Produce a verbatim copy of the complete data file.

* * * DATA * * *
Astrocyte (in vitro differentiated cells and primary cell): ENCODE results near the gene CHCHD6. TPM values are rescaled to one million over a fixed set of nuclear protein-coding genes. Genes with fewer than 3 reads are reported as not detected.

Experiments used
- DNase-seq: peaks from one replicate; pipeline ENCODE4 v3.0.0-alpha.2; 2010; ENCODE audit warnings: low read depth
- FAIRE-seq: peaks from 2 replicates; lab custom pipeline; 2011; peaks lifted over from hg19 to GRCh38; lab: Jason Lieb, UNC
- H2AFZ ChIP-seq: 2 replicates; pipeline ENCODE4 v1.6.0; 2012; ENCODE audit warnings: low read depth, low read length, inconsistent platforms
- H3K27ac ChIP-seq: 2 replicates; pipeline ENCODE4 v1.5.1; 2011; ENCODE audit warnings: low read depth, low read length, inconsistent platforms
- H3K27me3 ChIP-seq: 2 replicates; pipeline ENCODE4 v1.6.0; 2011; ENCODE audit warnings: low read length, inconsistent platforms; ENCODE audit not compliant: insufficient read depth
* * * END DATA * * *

Astrocyte (in vitro differentiated cells and primary cell): ENCODE results near the gene CHCHD6. TPM values are rescaled to one million over a fixed set of nuclear protein-coding genes. Genes with fewer than 3 reads are reported as not detected.

Experiments used
- DNase-seq: peaks from one replicate; pipeline ENCODE4 v3.0.0-alpha.2; 2010; ENCODE audit warnings: low read depth
- FAIRE-seq: peaks from 2 replicates; lab custom pipeline; 2011; peaks lifted over from hg19 to GRCh38; lab: Jason Lieb, UNC
- H2AFZ ChIP-seq: 2 replicates; pipeline ENCODE4 v1.6.0; 2012; ENCODE audit warnings: low read depth, low read length, inconsistent platforms
- H3K27ac ChIP-seq: 2 replicates; pipeline ENCODE4 v1.5.1; 2011; ENCODE audit warnings: low read depth, low read length, inconsistent platforms
- H3K27me3 ChIP-seq: 2 replicates; pipeline ENCODE4 v1.6.0; 2011; ENCODE audit warnings: low read length, inconsistent platforms; ENCODE audit not compliant: insufficient read depth